NEW BRITAIN - Connecticut State Colleges and Universities President Mark Ojakian visited Central Connecticut State University on Tuesday afternoon for a town hall-like discussion about his consolidation strategy for the CSCU system. However, not everyone was pleased about the proposed solution.
Prior to Ojakian’s town hall, a few dozen CCSU faculty, staff and students held a rally in protest of the consolidation plan.
“Why is it that our system seems to be in a constant state of crisis? And more importantly, why are these crises being put on the backs of working middle class people?” said Brian Becker, a senior studying sociology at CCSU.
Becker said that higher education is an investment in the community and services shouldn’t be cut. Tuition for students has increased year by year and this consolidation plan isn’t putting students first.
“When students are first, we’ll have fully funded, free public higher education. When students are first, we maintain the integrity and autonomy of our campuses not diminish it. When students are put first, we improve the quality of our schools, not lessen them.”
Louise Williams, a history professor at CCSU, was also at the rally before Ojakian’s town hall. Williams said she thinks CSCU leadership should look at increasing revenue rather than looking at cuts to save money.
“I think the plan is going to hurt students, not help them,” Williams said.
After a welcoming from CCSU President Zulma Toro, Ojakian explained the plan and some of the reasoning behind it.
“My motivation, no matter what you might think of the strategy or the plan, is students first,” Ojakian said. “As I have traveled around this state and met with many of the student leaders on campuses just like this … I want to find the best way to provide them (students) with the opportunities they need and deserve.”
Ojakian’s “Students First” plan calls for the consolidation of “back office” services in the CSCU system - such as purchasing, human resources, information technology and facilities management.
This consolidation would essentially have colleges and universities share these services, rather than having different departments and faculty at each institution providing similar services.
The plan has two facets - a system-wide consolidation of administrative services and an organizational consolidation for Connecticut’s 12 community colleges. Both parts of this plan are expected to be fully implemented in about two years.
Ojakian explained to the crowd at CCSU that there is only so much CSCU leadership can do when it comes to budgets proposed by the state.
On the low end, Ojakian said, the CSCU system will have a deficit of $38 million. On the high end, the CSCU system would have a $90 million to $100 million deficit. This is based on current budget proposals from Gov. Dannel Malloy.
“It’s my responsibility to look at those numbers and try and figure out a way to make things balance,” Ojakian said.
After Ojakian spoke about the plan, members of the CCSU student body, faculty and staff were given a chance to voice their opinions.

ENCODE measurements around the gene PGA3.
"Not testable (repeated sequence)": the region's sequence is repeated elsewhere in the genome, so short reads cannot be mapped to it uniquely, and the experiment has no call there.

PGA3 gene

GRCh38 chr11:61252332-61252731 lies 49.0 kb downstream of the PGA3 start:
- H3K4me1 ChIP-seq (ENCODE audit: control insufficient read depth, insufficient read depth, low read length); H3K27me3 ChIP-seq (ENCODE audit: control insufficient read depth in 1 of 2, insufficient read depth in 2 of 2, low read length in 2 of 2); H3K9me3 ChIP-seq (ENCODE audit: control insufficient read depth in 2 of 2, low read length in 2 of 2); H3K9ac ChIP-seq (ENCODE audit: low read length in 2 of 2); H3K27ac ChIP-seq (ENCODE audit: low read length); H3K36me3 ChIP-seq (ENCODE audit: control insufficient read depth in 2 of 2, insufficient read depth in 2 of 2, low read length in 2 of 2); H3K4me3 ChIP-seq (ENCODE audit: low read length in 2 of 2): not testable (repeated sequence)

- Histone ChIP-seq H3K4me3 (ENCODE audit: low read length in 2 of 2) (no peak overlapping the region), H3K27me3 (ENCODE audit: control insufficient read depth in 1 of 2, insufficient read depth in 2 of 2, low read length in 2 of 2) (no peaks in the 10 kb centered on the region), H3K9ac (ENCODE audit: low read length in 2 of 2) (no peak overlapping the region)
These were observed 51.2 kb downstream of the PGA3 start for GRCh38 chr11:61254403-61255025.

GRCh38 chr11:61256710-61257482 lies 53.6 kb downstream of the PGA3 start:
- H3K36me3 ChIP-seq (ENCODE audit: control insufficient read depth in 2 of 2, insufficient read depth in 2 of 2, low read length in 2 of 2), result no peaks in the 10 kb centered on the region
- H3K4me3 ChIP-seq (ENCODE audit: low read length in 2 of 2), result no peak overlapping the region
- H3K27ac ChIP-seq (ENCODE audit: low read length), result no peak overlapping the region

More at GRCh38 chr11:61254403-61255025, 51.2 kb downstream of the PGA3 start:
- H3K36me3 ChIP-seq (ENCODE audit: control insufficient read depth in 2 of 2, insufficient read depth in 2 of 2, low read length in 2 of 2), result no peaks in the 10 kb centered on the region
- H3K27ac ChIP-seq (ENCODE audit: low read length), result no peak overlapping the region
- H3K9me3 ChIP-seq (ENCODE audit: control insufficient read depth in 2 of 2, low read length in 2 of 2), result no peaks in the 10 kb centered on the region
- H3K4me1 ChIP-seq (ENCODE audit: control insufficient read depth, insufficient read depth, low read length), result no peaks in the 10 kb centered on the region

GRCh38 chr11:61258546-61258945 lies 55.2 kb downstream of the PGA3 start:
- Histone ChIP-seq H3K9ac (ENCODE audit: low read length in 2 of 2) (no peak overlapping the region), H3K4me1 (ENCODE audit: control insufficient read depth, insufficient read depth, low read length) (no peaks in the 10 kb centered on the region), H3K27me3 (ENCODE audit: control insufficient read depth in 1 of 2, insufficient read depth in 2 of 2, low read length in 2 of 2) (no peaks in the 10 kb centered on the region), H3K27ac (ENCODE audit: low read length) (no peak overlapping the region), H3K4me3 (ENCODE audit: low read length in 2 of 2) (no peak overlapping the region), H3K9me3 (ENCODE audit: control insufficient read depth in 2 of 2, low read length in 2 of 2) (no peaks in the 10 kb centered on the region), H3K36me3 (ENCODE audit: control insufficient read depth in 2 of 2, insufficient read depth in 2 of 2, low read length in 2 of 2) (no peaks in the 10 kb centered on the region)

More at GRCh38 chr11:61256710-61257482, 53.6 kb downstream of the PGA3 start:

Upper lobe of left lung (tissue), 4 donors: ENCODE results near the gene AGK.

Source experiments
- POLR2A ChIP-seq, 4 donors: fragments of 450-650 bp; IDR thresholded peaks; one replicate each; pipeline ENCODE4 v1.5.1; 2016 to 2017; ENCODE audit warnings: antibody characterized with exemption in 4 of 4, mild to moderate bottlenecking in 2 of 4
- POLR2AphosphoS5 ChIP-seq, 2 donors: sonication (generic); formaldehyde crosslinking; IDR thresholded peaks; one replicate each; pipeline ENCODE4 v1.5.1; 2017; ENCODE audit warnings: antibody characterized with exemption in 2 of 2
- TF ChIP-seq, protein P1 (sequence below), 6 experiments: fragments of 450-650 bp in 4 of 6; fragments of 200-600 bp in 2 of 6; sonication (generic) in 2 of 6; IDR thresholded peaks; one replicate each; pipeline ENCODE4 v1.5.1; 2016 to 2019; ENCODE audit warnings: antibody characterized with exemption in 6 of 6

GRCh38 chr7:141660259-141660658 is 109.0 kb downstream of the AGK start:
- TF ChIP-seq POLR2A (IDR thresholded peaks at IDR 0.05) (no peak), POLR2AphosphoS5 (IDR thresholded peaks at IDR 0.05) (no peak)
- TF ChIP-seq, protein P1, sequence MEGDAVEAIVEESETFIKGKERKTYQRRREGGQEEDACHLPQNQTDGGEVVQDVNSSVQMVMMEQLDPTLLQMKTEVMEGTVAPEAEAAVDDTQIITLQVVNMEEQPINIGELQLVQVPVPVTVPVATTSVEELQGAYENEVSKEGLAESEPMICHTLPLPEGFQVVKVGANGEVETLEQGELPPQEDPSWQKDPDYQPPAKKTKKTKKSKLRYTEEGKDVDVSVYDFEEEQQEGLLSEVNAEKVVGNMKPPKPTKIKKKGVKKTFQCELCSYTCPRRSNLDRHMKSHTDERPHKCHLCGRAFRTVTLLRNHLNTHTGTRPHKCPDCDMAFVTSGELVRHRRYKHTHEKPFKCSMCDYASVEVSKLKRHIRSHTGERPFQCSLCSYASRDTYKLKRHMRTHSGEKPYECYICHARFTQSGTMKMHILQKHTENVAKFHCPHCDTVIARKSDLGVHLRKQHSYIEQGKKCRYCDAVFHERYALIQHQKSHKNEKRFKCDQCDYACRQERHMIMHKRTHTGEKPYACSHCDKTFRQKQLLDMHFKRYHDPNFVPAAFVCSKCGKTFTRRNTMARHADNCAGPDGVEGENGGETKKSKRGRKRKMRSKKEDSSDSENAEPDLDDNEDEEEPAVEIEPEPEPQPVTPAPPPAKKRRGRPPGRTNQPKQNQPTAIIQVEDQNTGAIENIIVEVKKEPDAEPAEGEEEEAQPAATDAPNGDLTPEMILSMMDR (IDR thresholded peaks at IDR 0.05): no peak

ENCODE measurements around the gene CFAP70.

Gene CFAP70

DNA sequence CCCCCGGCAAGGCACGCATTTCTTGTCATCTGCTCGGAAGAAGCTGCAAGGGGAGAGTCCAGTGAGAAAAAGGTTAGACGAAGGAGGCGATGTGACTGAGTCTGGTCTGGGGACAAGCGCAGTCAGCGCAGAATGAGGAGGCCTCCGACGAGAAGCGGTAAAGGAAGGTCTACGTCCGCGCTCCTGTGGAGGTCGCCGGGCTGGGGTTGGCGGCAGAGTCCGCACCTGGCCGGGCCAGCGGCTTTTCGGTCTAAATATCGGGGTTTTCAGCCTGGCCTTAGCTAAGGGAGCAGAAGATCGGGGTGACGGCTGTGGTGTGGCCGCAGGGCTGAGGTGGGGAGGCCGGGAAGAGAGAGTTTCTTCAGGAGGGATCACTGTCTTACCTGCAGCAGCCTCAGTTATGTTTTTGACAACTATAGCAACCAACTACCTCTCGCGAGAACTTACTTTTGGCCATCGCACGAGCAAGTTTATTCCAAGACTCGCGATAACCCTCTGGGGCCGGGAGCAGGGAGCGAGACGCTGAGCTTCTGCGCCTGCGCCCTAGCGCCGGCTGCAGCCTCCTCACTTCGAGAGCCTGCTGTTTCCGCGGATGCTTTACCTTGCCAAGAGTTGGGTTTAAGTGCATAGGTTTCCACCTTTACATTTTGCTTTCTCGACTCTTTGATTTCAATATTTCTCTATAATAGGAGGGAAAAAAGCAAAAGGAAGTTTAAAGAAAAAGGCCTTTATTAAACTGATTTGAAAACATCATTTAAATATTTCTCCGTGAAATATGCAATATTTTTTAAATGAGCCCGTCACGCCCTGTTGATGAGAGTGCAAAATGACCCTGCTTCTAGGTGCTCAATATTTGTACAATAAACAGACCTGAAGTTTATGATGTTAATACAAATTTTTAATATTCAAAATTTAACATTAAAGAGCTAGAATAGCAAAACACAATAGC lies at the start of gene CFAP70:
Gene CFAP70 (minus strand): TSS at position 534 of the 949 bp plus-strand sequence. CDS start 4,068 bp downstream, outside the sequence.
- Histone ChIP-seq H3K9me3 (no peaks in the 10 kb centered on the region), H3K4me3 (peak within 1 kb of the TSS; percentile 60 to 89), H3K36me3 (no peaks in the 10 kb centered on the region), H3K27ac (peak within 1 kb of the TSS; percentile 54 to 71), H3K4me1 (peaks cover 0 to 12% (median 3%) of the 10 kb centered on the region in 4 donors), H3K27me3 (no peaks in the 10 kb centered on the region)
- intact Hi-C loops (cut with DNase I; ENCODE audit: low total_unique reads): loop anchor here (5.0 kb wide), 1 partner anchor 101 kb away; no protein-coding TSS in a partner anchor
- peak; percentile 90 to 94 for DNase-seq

David Blitz, a philosophy professor at CCSU, proposed a no confidence vote in CSCU leadership recently. After more than two hours of discussion, the vote of no confidence in CSCU leadership passed 39-10 at the CCSU faculty senate meeting Monday evening.
“One of the motivating factors (for the vote) is the way in which the resolution was presented and approved by the Board of Regents,” Blitz said.
Blitz said the consolidation plan was approved by a voice vote without a written resolution or discussion.
Blitz suggested that before cuts are made to institutions, leadership should look at other ideas like raising money from the private sector or making cuts to the Board of Regents.
Brendan Kruh, president-elect and current treasurer of the CCSU Student Government Association, said the CCSU student body, as well as students from other CSCU institutions, need to get organized and get involved with what is happening at a legislative level.
“We have to recognize that what we have to do is go to the legislators and lobby, and do a better job of it than we’re doing,” Kruh said. “But we’re not being organized, and it has to come from the top. I challenge you (Ojakian). You want to be here until 2020 so I challenge you. Organize us.”
Sharon Clapp, a librarian at CCSU, said she has experienced firsthand the effect cuts have on students, specifically related to the consolidation of library services in the CSCU system.
“My fear is that as you centralize and consolidate - when you lose your local connections and you lose your ability to make decisions that are related to specific local feedback loops - we’ll run into bigger problems with both the value of service that we’re providing and the overall student experience,” Clapp said.
Before the town hall meeting concluded, Ojakian said he appreciated the feedback and asked people to get involved in the planning process for the consolidation strategy.
“Please, I encourage you to try and be part of the process,” Ojakian told the crowd. “As this unfolds, please feel free to communicate with us.”
Skyler Frazer can be reached at 860-801-5087 or by email at email@example.com.